The new birthing trend that’s got everyone talking


In a new birthing trend, mothers across Australia are taking swabs of fluid from their vagina and rubbing it in the mouths and over the bodies of their newborn babies. And they just might have good reason to do so.


Dr Rachel Reed from the University of the Sunshine Coast, and independent midwife, explains: “There is a difference between the microbiome of a baby born vaginally compared to a baby born by C-section. During a vaginal birth the baby is colonised by maternal vaginal and faecal bacteria. A baby born by C-section is colonised by the bacteria in the hospital environment and maternal skin.

“These differences in the microbiome ‘seeding’ may be the reason for the long-term increased risk of particular diseases for babies born by C-section.”

As studies continue to emerge linking the gut bacteria of a baby born via caesarean to increased metabolic and immune diseases, compared to those babies born vaginally, mothers have begun taking matters into their own hands.

The trend is called ‘seeding’ and the intention is to change the microbiome of a baby so that it is similar to that of a child born vaginally, therefore reducing risk of disease.

Put simply, a baby born vaginally will be exposed to the kind of bacteria from his mother that could help set up his immune system, but a baby born by caesarean will bypass these important bacteria. So if a woman swabs the newborn with her vaginal fluids after birth, the theory is that the baby will receive the same bacteria that it would have been exposed to in the birth canal.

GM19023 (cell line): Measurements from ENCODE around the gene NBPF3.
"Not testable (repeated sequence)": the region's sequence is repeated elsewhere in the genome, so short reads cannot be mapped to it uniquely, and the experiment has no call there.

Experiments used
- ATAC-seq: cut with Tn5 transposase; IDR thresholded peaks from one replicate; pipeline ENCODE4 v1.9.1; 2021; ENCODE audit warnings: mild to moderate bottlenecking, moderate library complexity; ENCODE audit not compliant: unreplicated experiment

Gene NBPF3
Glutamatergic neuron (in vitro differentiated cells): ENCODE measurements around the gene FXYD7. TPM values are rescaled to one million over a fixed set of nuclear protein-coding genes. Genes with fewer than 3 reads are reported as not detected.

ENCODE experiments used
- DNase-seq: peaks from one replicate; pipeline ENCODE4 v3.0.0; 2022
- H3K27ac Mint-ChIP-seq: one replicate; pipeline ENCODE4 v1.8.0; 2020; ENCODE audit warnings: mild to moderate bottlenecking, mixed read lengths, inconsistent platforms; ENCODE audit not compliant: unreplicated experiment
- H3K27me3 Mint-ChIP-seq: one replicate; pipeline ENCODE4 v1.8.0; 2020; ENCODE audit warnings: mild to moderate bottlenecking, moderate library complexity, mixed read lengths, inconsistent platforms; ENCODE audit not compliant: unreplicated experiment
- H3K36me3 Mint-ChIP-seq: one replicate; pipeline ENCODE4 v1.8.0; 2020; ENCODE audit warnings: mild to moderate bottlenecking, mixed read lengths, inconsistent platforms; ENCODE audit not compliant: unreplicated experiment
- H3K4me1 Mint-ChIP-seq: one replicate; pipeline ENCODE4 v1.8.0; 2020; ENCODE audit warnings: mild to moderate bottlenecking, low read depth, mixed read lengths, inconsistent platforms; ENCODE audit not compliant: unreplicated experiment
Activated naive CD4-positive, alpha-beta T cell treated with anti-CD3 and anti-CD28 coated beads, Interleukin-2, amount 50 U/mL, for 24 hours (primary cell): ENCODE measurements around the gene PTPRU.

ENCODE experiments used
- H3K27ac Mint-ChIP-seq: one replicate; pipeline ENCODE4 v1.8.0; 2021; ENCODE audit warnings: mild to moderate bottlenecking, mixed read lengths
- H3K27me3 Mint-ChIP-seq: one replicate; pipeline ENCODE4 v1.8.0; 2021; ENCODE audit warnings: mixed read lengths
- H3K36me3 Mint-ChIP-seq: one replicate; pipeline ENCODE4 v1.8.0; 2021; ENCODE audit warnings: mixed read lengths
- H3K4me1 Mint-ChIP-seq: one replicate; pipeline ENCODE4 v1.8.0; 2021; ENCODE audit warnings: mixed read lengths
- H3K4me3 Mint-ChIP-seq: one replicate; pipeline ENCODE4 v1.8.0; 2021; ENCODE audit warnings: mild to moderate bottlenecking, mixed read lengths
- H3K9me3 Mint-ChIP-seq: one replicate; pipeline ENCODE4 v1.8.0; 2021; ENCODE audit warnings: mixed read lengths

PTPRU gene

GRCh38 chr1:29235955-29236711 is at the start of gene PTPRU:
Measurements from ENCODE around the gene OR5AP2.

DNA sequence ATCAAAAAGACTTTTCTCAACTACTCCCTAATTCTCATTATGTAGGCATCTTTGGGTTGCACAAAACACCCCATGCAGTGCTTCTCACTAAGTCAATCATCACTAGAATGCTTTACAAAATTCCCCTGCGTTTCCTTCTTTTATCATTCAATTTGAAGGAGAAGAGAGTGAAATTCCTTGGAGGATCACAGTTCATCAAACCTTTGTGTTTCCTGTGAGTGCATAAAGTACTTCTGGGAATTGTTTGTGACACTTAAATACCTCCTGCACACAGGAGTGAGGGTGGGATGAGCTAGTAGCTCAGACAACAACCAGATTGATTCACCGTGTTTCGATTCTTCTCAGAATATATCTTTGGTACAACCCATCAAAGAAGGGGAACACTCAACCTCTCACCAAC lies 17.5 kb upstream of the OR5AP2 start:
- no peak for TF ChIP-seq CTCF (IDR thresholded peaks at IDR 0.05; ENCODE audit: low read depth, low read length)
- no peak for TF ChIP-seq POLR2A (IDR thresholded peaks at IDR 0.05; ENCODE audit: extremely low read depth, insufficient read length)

The research behind the trend


The preliminary findings that show the microbes are at least being partially restored are promising.

But is there a risk of introducing harmful bacteria to your baby during this practice? Dr Dominguez-Bello says the risks of introducing the ‘wrong’ kind of bacteria are equivalent to the risks in a normal vaginal birth.

The ‘seeding’ technique

So how do you actually go about ‘seeding’ a newborn? Dr Reed says the studies being carried out are using this protocol:

  • Take a piece of gauze soaked in sterile normal saline.
  • Fold it up like a tampon with lots of surface area and insert into the mother’s vagina
  • Leave for one hour, remove just prior to surgery and keep in a sterile container
  • Immediately after birth apply the swab to the baby’s mouth, face, then the rest of the body

Dr Maria Gloria Dominguez-Bello, Associate Professor in Medicine at New York University is leading a study comparing the microbiome of C-section babies and vaginally delivered babies in their first year of life. Although the findings are not officially published, Dr Dominguez-Bello says the simple technique has shown a positive influence on the diversity of the newborn’s microbiome, but it is still not equivalent to vaginal birth.

“That’s logical because during labour, the baby is rubbing against the mucosa of the birth canal for a long time and bacteria start growing even before the baby is out,” Dr Dominguez-Bello told a UK publication recently. “Also, C-sections involve antibiotics, and we don’t know what the effect is of that gram of penicillin.”

“I seeded my daughter”

An Australian mum recently talked to body+soul about why she seeded her newborn baby.

Leah Lynham performed seeding after the birth of her second daughter, Rosie, the day after she was born. Read about why she did it and the process she used here.

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